Interesting interview

Transcription of newspaper article from the Mining Journal (Marquette, Mich.), Nov. 27, 1886, regarding an interview with James McMillan with the Detroit Evening Journal regarding the expansion of the Duluth, South Shore, and Atlantic Railway Company (DSS and A)., Electronic reproduction of: Transcription of newspaper article : Mining journal (Marquette, Mich.), Nov. 27, 1886., Sources: The Mining Journal Marquette. Mi. November 27, 1886 An Interesting Interview The following is taken from a lengthy interview, had with Mr. James McMillan by a reporter of the Detroit evening Journal. Upper Peninsula readers will find it of great interest. After giving the details of the formation of the syndicate for the building of The DSS and A, it says: This syndicate consists of Calvin S. Brice, George I. Seney, F. P. Alcott and General Thomas, of New York; Francis Palms, George H. Hammond, William B. Moral, John S. Newberry, Hugh   McMillan, and James McMillan, of Detroit and C. R. Cummings of Chicago, and ten millions of dollars were subscribed to carry out these projects.   The DM and M road was bid in by Mr. Hugh McMillan for this syndicate, the sale being part of the scheme for the reorganization of the road. It is proposed to have the ''Soo" branch completed by July next and the bridge finished by November. F.P. Alcott George I. Seney and James McMillan have been constituted a committee to h and le the money and complete arrangements. The cost of building will be about $20,000 a mile. The Michigan Central will build a gigantic ferry intended to run across the straits of Mackinac all season. It will carry 50 cars and will give Michigan through connection with the Pacific coast via the Northern Pacific, MB and O, DM and M and MC rail roads, as well as with the Canadian northwest, via the CPR, which reaches the "Soo" by November next. Mr. McMillan will hold a conference shortly with Mr. Hickson of the Gr and  Trunk with a view to having the Gr and  Trunk pushed through to the "Soo" also.  "I cannot say that Detroit merchants have been over quick to take hold of this new project for increasing their trade in the upper peninsula," said Mr. James McMillan, this morning. "Still, I have been spoken to by many of them, and there is a decided interest in the plan. Then, again, several Detroiters have put money into the work - Hammond, Palms and ourselves, for example. The trouble all along has been that the MH and O has worked in the interests of Chicago and against Detroit. Now things will be changed. Then, again, there has been trouble in getting freight up there in the winter; but this will be obviated by the new railroad ferry across to St. Ignore. For some time I have been trying to get Mr. Ledyard and Mr. Hughart to build a boat that could get through in the winter; but until now, they have not see their way clear to do so." The boat will be built on the principal developed by Capt. James Millen, of Parker and Millen, while superintending the transit of the present ferry Algomah across the straits two years ago, when the ice was piled mountains high. It was found that the ferry would run one-third of her length into and on top of a deep floe of ice, and that her engines were totally unable to pull her off or send here further through. In such cases it became necessary to blast the ice from under the boat in order to free her. It has under these circumstances that Capt. Millen conceived an idea that facilitated matters greatly. When a floe of ice was met which was impassable by ordinary means, a stake or anchor was set firmly into the ice some distance ahead.  p.2 An Interesting Interview - November 27, 1886  The ferry was then turned around stern on to the lloe, and a hawser got over the stern, carried out over the floe and hitched to the stake or anchor. It must be understood that these ice floes are composed of great chunks and cakes of ice stuck, but not frozen together. When the ferry was in position her engines were started and the boat moved away a few inches from the floe, but as the hawser tightened, came to a st and still. The engines, however still run and the screw revolved hurling circling currents of water back against the floe. These currents loosened the cakes and pushed them away from the bow of the ferry, leaving a comparatively clear passage in front. The ferry then went ahead, the slack of the hawser was taken in, and another push was made. Capt. Millen at that time drew the plans from which the plans of the new Michigan Central boat will be modeled. The principle of the thing is simply this: A large, double-ended ferry, with boilers, and a screw wheel at each end, the stern wheel to have one-third greater power than the bow wheel. When running through comparatively clear water or smooth ice the bow wheel will pull and the stern wheel will push, giving the boat unusually great power. Its crushing power will be immense, and it will walk through ice two or two and a half feet thick with perfect ease. When she meets the great floes, so common in the straits, the two screws will show their power. It is expected that the front screw will push the boat back adn the rear screw will push the boat up against the floe, while the powerful currents circling ahead from the front screw will wash a passage in the floe and allow the ferry to run through. Such, at all events, is the theory. It is estimated that under the most adverse curcomstances the boat will be able to make the passage in one day where nine days has been on uncommon trip in bad times heretofore.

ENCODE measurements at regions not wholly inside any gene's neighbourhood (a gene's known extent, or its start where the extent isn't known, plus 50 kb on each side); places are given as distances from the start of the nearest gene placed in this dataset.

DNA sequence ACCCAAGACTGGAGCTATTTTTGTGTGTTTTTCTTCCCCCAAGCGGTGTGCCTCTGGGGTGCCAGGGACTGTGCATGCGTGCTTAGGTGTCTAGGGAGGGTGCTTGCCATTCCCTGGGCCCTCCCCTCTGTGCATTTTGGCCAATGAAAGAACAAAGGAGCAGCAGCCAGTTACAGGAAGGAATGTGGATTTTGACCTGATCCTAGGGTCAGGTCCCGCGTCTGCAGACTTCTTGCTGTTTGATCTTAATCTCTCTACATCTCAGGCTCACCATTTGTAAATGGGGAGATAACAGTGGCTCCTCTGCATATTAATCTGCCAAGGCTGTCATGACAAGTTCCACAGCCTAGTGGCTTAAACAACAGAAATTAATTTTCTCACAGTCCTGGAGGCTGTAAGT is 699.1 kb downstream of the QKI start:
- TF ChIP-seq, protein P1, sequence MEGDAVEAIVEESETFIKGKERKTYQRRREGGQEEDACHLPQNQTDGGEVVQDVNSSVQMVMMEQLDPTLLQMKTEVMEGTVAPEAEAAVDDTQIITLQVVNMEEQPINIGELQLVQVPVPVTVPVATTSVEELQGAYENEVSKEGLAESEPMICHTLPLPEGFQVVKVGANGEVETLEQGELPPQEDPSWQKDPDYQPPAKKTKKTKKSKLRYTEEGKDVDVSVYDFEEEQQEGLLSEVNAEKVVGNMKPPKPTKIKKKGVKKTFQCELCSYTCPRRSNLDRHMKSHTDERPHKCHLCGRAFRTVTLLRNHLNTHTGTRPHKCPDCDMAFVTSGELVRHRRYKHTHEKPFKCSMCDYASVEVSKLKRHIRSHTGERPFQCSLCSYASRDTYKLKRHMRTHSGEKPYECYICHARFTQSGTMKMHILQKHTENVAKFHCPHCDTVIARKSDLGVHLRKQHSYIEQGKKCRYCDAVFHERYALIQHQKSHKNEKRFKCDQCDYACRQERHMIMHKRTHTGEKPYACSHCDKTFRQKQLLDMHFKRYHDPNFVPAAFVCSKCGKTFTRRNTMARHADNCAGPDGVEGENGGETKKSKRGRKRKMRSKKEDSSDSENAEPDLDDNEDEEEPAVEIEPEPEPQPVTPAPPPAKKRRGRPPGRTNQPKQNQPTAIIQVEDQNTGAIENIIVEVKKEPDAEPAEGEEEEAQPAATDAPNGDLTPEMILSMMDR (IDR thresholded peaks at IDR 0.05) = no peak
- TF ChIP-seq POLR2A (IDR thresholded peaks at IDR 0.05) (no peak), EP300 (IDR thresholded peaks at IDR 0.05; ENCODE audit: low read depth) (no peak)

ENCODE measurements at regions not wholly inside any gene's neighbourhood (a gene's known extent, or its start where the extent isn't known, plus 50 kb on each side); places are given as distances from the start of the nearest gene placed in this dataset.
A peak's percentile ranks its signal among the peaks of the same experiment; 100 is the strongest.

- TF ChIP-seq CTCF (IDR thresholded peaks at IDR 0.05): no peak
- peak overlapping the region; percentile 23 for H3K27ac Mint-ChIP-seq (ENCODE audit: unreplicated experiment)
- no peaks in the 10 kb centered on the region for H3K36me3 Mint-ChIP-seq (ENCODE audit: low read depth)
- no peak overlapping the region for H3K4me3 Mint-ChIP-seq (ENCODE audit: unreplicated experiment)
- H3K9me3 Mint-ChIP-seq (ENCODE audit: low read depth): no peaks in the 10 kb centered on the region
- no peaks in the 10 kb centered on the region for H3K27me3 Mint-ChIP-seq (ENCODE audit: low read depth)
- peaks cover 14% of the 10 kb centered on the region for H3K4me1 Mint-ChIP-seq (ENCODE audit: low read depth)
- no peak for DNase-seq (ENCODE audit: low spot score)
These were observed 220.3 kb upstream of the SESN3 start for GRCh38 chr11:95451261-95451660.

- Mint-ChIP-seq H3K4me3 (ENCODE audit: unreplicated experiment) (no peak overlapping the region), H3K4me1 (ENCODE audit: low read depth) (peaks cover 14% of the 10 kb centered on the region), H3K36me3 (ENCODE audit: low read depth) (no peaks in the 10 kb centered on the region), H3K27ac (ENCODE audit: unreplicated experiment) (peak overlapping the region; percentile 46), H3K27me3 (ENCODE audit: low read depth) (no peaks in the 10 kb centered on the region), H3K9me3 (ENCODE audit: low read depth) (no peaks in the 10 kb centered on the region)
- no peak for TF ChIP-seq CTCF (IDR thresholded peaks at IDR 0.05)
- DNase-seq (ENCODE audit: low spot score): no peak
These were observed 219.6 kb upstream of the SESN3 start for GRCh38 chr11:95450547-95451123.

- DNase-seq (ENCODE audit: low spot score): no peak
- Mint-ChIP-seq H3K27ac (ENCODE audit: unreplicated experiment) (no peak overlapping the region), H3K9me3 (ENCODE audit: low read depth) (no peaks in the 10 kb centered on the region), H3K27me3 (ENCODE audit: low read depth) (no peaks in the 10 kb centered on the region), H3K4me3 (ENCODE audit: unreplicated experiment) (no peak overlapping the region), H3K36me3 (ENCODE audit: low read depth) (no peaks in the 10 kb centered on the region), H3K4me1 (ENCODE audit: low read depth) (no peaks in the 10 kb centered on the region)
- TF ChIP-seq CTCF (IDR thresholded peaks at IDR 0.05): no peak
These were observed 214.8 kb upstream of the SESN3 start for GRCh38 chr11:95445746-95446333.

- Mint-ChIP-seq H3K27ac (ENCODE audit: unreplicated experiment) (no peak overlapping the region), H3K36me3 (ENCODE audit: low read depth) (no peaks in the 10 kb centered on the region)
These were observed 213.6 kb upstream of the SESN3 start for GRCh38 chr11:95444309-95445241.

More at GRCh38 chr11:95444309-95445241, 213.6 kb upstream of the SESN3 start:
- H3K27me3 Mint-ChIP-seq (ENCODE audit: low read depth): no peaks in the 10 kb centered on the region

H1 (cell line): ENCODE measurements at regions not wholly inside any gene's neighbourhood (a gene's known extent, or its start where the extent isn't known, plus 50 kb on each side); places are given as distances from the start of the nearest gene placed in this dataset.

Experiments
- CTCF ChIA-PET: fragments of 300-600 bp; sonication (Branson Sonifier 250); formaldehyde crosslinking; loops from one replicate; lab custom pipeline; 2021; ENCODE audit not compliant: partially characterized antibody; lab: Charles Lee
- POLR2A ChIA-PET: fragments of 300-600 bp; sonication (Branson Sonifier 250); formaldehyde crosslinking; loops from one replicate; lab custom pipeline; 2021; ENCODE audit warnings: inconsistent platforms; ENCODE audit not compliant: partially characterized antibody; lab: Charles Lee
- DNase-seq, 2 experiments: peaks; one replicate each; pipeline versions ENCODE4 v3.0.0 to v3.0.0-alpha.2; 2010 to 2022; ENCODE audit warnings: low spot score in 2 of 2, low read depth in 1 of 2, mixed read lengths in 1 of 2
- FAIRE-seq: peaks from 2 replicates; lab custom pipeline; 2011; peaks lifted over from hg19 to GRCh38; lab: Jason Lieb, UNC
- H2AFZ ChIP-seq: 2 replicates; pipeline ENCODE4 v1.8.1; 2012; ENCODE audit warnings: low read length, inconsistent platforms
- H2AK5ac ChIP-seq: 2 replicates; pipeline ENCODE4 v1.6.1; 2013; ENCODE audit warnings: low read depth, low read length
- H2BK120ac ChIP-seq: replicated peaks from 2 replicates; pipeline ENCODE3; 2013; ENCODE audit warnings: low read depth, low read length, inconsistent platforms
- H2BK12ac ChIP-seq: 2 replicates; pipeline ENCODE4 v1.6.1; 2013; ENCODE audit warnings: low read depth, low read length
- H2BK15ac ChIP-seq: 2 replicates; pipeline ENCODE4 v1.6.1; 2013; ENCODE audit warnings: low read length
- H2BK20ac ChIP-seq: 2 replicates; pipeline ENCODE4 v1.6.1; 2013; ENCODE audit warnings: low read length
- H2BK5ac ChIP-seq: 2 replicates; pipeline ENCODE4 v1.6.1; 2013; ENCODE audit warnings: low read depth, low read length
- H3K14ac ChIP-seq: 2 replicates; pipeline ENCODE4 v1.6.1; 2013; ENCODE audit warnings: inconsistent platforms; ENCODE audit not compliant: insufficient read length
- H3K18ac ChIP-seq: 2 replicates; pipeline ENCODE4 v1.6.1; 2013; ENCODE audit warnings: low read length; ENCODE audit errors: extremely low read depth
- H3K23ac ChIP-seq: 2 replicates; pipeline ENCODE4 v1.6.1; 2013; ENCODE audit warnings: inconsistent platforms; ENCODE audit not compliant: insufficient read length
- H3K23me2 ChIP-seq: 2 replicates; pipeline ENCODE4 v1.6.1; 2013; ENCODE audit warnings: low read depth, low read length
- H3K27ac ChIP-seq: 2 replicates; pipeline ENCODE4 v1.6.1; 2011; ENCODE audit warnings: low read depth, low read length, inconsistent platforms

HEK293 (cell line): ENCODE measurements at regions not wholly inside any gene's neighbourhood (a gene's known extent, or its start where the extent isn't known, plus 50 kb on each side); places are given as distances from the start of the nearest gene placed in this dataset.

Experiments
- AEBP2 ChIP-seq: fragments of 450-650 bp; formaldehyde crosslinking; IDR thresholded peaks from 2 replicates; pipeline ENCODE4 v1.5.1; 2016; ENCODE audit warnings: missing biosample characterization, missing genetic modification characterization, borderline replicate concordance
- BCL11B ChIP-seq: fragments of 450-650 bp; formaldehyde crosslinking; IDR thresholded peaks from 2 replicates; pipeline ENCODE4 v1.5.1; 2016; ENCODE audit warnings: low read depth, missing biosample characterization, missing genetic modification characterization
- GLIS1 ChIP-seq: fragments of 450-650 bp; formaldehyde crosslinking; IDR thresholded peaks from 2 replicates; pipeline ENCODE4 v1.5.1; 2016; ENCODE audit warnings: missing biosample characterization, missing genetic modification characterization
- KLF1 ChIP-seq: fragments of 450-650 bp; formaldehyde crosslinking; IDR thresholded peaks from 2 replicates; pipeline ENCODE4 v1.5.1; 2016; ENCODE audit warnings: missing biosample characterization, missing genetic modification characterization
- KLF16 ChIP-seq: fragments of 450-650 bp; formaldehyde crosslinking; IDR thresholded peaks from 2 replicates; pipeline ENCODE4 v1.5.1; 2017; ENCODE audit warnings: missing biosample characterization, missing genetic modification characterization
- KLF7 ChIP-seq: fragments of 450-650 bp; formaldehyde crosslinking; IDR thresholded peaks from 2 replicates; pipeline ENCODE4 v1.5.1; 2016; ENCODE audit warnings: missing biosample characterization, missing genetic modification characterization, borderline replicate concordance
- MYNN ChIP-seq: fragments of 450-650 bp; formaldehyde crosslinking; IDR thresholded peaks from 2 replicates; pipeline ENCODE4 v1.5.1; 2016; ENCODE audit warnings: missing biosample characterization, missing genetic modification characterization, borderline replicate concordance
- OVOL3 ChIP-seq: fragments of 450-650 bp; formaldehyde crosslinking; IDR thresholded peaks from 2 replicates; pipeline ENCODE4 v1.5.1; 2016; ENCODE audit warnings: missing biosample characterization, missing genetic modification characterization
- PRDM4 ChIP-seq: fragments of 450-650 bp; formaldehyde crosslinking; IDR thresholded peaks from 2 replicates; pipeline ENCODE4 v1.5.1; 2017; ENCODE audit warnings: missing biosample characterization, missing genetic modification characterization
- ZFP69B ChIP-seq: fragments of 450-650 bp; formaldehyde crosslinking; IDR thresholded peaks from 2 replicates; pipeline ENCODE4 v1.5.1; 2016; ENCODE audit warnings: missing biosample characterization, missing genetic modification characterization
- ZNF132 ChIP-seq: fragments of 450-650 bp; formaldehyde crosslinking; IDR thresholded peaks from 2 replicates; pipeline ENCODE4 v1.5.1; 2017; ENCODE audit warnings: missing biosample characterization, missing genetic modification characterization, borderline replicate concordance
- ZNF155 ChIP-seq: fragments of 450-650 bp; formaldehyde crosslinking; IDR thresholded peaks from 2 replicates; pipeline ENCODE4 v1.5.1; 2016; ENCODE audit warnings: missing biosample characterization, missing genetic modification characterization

Abstract/Description: Transcription of newspaper article from the Mining Journal (Marquette, Mich.), Nov. 27, 1886, regarding an interview with James McMillan with the Detroit Evening Journal regarding the expansion of the Duluth, South Shore, and Atlantic Railway Company (DSS and A).
Subject(s): Railroads
Marquette (Mich.)
Duluth, South Shore, and Atlantic Railway Company
Date Created: 1886-11-27